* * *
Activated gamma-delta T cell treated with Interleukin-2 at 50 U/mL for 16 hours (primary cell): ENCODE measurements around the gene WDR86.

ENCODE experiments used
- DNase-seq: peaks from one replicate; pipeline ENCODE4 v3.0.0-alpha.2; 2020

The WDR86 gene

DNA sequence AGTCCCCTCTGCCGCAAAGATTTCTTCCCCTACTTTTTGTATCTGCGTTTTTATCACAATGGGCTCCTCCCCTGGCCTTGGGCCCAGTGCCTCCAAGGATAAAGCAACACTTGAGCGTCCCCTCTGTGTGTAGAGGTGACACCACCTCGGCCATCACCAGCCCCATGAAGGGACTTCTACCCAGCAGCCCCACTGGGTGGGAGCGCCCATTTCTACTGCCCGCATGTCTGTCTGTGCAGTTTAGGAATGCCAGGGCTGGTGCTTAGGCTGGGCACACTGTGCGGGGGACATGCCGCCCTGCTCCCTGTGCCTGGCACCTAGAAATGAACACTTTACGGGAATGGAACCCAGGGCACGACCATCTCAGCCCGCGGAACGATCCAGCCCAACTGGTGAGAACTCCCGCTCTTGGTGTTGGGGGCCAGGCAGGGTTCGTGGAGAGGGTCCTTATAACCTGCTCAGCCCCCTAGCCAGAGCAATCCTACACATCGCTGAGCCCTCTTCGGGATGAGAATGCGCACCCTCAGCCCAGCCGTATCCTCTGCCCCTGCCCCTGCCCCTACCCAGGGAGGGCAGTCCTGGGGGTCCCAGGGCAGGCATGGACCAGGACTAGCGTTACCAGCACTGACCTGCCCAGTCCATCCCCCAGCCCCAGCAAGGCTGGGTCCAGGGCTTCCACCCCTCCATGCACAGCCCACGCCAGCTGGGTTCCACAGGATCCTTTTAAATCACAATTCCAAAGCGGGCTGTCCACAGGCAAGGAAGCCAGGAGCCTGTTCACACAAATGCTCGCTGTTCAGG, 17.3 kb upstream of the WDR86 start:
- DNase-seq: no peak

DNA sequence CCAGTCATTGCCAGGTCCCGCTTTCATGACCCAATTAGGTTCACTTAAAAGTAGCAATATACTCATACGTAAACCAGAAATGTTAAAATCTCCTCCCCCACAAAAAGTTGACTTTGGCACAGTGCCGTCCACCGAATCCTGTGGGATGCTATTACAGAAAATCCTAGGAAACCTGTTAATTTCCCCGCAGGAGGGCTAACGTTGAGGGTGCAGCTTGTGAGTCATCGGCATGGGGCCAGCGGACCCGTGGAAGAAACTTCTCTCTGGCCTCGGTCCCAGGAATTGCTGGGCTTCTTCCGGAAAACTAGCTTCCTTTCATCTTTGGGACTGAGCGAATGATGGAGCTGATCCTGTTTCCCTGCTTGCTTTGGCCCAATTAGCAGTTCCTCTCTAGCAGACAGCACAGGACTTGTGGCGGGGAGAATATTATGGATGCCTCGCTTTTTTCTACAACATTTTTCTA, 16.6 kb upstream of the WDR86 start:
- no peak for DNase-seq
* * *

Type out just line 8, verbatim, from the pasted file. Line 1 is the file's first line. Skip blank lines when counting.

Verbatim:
- no peak for DNase-seq